So yeah, we allow it and it’s an enabler. Because unlike our ancestors, how these people behave doesn’t impinge upon our survival. Now, it’s just an annoyance rather than having to feed a mouth that doesn’t add to the group’s ability to survive. I would bet a couple of paychecks that if there was suddenly a complete halt to any money being paid to panhandlers, that the number of beggars would decrease to near zero in an amazing hurry, and that the number of entry level/minimum wage jobs would be getting filled to capacity.

(whine whine…but Shoes… then there’d be a glut of unskilled workers and that would create so many economical problems… yeah, yeah blah blah…that’s a whole 'nother thread).

I’m a disabled vet, myself. Because of that, I’ve got a small pension coming from the VA. It’s for a non-service related disability, so the rules for it are a bit different than service related disabilities. It’s approximately the same value to me as SSID would be if I’d been able to stomach the years-long process for applying and appealing to get that.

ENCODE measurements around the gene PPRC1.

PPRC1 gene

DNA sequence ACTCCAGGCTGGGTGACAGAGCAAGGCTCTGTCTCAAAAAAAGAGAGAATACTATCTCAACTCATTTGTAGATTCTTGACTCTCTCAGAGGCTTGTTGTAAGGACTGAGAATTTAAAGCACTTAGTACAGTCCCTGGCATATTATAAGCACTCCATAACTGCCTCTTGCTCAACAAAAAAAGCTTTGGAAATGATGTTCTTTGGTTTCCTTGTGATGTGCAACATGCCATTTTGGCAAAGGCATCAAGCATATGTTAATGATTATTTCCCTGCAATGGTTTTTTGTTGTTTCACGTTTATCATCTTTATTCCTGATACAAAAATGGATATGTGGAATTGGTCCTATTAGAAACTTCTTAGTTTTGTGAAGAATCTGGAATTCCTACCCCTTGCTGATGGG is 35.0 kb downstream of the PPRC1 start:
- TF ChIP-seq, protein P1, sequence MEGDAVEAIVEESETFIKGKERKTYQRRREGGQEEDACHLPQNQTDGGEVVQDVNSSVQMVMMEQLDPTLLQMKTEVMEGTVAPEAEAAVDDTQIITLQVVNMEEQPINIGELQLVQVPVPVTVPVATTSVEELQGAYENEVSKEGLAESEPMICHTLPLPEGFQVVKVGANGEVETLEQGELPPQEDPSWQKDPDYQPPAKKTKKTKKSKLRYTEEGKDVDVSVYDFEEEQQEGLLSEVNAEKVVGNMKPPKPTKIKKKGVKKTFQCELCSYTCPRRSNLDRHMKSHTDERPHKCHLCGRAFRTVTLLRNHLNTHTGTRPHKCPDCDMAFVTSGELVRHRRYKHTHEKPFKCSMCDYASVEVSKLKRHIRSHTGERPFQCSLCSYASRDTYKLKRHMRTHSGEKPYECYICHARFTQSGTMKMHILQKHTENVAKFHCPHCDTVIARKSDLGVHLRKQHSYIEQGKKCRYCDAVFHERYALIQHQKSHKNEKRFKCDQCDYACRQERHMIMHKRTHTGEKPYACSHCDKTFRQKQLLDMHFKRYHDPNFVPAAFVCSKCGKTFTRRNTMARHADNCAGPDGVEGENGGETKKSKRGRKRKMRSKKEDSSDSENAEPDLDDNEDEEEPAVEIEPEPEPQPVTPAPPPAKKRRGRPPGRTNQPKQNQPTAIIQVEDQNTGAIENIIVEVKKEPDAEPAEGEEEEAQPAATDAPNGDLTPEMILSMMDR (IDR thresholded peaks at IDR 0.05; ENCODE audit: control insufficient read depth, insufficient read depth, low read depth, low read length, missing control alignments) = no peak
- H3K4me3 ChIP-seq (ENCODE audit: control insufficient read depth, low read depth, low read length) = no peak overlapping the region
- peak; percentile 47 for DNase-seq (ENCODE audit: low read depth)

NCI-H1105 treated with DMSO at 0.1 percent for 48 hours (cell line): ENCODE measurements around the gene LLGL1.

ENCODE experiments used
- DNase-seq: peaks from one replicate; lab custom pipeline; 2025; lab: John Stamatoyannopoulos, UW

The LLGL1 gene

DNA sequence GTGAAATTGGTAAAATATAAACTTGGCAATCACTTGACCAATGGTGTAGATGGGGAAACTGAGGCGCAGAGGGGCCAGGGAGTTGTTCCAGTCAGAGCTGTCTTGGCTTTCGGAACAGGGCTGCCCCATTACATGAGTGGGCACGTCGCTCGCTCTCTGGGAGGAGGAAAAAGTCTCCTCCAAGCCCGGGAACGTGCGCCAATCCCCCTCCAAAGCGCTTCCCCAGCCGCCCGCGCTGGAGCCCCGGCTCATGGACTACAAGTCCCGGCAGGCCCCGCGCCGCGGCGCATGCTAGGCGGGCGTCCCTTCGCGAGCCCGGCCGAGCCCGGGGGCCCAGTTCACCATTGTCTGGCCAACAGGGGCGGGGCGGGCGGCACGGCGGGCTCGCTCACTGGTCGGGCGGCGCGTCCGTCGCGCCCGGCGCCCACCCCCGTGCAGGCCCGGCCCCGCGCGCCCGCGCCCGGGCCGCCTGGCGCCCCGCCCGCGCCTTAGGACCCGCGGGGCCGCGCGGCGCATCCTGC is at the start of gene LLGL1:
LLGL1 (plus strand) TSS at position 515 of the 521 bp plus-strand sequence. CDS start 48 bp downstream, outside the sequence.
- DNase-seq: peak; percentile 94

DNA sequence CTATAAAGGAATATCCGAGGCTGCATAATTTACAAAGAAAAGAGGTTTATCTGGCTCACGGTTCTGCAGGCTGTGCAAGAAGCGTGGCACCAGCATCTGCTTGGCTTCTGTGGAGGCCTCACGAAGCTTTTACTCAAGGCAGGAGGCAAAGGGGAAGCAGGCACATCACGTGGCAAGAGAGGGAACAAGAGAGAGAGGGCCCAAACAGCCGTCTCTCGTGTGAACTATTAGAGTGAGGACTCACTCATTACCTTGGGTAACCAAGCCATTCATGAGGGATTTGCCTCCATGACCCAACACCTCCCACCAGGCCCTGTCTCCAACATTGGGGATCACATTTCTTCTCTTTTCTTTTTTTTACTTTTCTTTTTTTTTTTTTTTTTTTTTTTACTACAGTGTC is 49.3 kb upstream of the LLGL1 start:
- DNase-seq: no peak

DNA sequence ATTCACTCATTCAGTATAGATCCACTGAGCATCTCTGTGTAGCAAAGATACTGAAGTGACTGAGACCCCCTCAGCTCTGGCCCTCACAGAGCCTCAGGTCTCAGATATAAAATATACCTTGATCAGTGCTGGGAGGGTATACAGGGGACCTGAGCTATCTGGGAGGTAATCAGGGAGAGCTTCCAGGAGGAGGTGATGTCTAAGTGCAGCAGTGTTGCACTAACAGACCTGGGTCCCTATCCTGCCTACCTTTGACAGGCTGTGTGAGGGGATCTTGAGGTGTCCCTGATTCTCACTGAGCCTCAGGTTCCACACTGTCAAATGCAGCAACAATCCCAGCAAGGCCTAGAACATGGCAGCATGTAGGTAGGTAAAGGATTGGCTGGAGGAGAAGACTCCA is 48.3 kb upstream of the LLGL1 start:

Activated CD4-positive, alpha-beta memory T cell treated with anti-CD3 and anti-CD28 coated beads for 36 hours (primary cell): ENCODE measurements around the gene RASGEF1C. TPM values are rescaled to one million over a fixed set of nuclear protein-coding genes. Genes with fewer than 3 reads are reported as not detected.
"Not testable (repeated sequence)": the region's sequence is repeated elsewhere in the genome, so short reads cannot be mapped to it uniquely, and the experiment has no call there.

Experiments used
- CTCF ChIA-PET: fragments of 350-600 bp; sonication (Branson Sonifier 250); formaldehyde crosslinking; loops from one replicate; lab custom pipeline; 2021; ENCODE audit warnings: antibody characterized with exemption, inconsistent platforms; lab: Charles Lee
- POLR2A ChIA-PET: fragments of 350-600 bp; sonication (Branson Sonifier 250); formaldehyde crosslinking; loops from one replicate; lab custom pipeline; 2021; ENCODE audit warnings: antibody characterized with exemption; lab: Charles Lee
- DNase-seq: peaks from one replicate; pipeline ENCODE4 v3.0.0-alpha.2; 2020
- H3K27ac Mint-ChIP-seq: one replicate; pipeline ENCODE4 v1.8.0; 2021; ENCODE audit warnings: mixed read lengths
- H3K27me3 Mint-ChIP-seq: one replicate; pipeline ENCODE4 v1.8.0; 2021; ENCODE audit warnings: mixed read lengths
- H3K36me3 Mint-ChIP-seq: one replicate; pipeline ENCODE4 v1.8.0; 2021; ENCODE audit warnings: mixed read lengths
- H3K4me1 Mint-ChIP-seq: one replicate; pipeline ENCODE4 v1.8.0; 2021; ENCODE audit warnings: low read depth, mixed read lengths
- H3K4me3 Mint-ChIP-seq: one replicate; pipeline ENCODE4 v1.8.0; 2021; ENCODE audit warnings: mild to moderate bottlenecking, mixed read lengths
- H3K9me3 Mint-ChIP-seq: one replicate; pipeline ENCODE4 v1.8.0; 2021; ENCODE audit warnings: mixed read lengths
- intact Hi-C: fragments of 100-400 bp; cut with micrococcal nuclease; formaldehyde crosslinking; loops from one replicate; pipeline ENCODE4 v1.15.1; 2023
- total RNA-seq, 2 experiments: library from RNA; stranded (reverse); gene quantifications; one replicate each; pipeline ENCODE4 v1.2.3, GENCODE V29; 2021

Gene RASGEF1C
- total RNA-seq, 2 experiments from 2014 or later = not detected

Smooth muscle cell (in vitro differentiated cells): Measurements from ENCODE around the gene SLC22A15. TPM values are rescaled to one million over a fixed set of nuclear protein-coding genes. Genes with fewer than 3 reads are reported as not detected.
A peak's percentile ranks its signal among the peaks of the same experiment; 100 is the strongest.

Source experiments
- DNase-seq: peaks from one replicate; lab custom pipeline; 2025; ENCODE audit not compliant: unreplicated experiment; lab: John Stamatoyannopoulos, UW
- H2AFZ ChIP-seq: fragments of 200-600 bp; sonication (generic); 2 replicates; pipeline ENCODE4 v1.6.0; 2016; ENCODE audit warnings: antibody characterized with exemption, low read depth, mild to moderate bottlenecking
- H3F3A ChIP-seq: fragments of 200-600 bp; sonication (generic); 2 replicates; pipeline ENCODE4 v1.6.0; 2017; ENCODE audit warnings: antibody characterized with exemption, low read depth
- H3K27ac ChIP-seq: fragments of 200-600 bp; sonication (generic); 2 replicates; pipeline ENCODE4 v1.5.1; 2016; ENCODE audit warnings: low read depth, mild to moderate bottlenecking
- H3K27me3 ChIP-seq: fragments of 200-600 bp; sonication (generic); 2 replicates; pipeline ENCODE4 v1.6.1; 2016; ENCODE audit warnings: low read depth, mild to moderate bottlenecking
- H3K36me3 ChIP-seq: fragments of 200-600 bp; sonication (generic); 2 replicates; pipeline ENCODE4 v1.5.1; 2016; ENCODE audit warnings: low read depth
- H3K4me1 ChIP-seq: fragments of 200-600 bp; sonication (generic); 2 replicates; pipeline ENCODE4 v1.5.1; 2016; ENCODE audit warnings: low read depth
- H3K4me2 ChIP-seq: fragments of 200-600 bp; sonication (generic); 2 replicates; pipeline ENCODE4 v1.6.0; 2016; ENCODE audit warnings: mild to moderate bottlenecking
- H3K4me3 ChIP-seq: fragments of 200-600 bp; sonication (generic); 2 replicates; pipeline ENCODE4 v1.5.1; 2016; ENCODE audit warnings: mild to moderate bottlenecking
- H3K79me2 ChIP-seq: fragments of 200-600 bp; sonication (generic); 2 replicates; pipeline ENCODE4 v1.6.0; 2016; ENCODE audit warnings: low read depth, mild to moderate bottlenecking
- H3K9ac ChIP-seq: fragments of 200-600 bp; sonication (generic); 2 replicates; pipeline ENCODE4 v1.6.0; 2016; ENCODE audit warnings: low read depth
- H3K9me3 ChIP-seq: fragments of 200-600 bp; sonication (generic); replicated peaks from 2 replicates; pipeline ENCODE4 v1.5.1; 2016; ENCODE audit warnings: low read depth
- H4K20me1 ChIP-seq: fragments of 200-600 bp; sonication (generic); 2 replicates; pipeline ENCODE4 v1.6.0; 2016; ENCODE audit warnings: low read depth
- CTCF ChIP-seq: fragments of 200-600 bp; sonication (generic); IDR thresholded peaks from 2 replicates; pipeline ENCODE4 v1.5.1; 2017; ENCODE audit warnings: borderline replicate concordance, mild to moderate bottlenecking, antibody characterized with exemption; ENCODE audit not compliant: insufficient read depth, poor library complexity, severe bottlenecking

For both these programs, SSID and the VA pension, if the pensioner gets a job, or any regular income, the amount of income that comes in is then deducted from the pension payment. Since it’s the gov’t, too, the way that they collect such overpayments can be pretty draconian: “Oh, you’ve been making $100 a month by working there for the past six months? We’ll take back the $600 you owe us this month, then. And reduce all future payments by the $100 you’re making.”

For people facing that, it’s often safer and more sensible to their minds to do things that will generate payments under the table. I’m not saying that I approve, but I see how people can come to that conclusion.

Not quite related, but my friends that get (need-based) college scholarships have to keep their income below a certain documented level to continue to qualify. They make enough money to live if they work full time, but not enough money to live and pay full tuition. The people I’m thinking of are apartment managers, so they have free rent, but they’ve moved to a studio (for a husband and wife) from a two-bedroom, so they can keep more of the manager stipend.